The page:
including students with hearing loss
Great Britain is now also following the trend of integrating students with reduced hearing in primary schools. The aim is to promote the social interaction between children with handicaps and those without: an expedient approach from which both sides benefit. Yet, no one knows better than the affected children themselves how it feels to always be the only one among lots of hearing children who are able to communicate with each other with no complications. A child who often only understands half of what the other children are saying to each other in the playground can quickly feel excluded.
Place & Year
Project PartnersSaturday Club of Deaf
“Blindness separates us from things, deafness separates us from people”, is a quote from the German philosopher Immanuel Kant. Poor hearing always harbors the risk of social isolation. It is precisely when lots of children are screaming at each other during play, when two friends are sharing whispered secrets or a few lads are telling their jokes that a child with hearing loss can feel quickly left out. It is often difficult for an affected child to follow the small, but often important, details of a conversation or register the nuances and comments quickly enough.
Time to take a deep breath
The Saturday Club for Deaf Children on the British Isle of Wight was established in 1976. “Our aim in every respect is to promote the education but also the personal further development of children with hearing loss, regardless of origin, gender or family background”, says Helen Foster, Chairwoman of the Club. It is often a release for children with a hearing aid to be amongst themselves for a while. No one has to concentrate to ensure that they don’t miss anything during conversation, as everyone else knows the feeling. People are considerate towards each other.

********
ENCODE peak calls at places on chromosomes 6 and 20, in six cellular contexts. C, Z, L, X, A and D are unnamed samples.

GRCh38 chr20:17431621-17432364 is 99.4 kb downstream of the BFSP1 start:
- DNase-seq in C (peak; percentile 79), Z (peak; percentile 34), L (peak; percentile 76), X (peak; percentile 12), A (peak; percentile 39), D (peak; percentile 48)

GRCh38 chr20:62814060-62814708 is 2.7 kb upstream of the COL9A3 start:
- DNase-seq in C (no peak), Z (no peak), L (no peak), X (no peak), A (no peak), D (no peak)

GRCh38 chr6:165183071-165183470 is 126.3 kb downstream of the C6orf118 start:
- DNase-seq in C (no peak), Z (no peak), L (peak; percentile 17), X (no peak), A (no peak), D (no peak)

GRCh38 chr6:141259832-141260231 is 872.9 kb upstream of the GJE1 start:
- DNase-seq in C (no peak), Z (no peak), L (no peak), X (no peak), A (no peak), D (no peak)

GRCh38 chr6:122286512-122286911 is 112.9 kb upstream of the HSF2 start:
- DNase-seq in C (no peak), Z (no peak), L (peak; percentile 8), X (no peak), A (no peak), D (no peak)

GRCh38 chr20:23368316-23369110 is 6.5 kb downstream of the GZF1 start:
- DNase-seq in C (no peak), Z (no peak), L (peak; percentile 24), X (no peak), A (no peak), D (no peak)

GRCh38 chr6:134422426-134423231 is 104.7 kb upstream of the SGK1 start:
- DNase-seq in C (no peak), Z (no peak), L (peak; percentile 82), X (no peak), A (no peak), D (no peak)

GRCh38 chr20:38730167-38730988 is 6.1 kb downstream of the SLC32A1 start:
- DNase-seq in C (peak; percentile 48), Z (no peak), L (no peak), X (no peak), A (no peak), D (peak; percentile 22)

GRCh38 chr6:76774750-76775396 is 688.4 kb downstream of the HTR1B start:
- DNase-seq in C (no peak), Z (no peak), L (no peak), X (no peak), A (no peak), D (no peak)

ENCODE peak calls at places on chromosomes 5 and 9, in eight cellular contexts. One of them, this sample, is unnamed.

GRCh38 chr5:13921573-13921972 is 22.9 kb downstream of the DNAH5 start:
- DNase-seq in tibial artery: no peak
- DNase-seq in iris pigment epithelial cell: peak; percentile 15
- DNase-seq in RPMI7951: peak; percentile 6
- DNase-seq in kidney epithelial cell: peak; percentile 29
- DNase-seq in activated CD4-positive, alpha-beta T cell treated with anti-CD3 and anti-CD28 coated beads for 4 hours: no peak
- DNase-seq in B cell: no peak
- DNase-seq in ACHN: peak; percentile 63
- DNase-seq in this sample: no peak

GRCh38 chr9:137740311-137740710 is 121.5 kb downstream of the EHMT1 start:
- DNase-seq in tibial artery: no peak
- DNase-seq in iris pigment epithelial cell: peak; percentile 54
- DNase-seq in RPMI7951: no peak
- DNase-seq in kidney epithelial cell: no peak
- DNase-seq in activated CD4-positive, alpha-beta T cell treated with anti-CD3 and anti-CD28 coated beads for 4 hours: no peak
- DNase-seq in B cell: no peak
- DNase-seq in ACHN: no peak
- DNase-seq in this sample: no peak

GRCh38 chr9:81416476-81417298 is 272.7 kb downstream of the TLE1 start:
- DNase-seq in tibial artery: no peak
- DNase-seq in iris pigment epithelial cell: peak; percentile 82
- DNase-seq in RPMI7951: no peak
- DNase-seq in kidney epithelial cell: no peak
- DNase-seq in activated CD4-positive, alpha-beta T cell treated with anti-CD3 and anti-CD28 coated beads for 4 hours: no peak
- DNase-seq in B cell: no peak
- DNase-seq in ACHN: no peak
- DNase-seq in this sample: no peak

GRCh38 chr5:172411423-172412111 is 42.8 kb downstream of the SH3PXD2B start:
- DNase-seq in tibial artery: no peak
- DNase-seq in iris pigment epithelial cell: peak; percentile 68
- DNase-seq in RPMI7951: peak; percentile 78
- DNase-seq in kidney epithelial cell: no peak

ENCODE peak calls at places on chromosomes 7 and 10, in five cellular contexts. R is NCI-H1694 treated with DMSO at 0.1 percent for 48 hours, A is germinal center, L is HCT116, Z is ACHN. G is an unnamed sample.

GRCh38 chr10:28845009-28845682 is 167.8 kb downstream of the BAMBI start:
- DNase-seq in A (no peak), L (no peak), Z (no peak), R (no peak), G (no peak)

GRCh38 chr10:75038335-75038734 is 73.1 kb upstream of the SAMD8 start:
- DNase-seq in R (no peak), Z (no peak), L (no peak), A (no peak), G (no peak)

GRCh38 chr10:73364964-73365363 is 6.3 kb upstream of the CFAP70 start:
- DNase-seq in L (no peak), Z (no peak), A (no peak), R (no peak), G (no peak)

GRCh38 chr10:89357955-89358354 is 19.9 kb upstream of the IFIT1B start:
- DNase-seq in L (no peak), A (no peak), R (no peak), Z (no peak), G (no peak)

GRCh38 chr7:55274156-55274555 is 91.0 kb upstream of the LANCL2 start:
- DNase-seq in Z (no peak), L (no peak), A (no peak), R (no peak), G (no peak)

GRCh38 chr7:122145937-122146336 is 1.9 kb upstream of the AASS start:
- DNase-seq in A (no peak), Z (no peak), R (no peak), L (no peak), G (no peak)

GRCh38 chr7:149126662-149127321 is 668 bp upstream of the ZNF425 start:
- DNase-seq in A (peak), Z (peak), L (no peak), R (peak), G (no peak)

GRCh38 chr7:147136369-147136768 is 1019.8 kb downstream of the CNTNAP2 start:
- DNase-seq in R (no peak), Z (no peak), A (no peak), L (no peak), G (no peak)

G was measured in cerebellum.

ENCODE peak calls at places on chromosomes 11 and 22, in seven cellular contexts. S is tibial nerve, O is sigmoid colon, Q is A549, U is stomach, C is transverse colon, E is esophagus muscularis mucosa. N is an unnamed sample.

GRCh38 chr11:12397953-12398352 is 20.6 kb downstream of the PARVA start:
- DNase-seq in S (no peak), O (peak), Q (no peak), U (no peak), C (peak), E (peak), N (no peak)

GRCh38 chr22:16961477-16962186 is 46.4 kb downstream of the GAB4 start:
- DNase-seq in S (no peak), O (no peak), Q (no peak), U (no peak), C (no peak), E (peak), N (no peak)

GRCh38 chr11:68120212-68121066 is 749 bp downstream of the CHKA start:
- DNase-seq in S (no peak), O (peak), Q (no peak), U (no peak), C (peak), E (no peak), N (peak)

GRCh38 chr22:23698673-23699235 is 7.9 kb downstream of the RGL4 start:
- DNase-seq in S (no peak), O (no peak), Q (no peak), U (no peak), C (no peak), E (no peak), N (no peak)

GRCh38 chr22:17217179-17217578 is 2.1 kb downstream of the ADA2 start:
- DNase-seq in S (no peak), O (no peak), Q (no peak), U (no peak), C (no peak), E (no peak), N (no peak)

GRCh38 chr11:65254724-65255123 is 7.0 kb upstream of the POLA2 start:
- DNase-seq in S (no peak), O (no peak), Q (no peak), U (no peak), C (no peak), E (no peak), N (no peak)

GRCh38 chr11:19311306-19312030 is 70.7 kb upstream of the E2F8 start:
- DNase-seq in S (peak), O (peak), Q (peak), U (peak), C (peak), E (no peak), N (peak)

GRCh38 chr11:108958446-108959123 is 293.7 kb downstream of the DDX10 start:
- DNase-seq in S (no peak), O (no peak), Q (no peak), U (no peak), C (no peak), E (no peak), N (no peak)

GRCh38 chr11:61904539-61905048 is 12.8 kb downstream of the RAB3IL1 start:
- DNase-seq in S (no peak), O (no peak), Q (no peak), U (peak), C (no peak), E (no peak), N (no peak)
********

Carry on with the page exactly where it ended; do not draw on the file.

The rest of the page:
Excursions, action weekends and adventure holidays
The 36 members of the Saturday Club for Deaf Children meet up twice a month for excursions, sport or picnics. They go rambling, sailing, act in theater plays or take cookery courses. Skiing holidays or camping weekends are on the agenda every now and again as well. Everything is with the clear goal of improving the communicative abilities. The aim is to gain self-confidence and develop one’s own independence. “We would like the children to rise positively to challenges and master set tasks with self-confidence”, says Helen Foster.
The Hear the World Foundation supports intercultural exchange
Ten children with hearing loss from Germany visited the Saturday Club in summer 2011. The two groups spent five days together on the island. They lived, worked and played together. The encounter with children from a different country who are just as affected by hearing loss as they are offers exciting possibilities, as even a sign language has its own national peculiarities. And comparing notes on different experiences, which the German and English students were always keen to report, also provided a lot of material for long discussions.
Club member Beth, aged 13, tells us why the Saturday Club is so important for her:
“At my school, I am the only person with hearing loss. That is why for me it is great to meet others at the club who have the same experience. Since I have been going there regularly, and have found lots of good friends there, my self-confidence has improved enormously. For example, we swap information about our hearing aids and talk about all sorts of things that are important for people with a hearing loss in everyday life. We also do lots of interesting and fun things, so sometimes my hearing friends are a little envious! It was really nice when a group from Neckargmünd visited us this year. I really hope that I can go to Germany too next year, because we made great friends. I think I shall now choose German as a foreign language and then I will be able to say a few sentences in their language too!”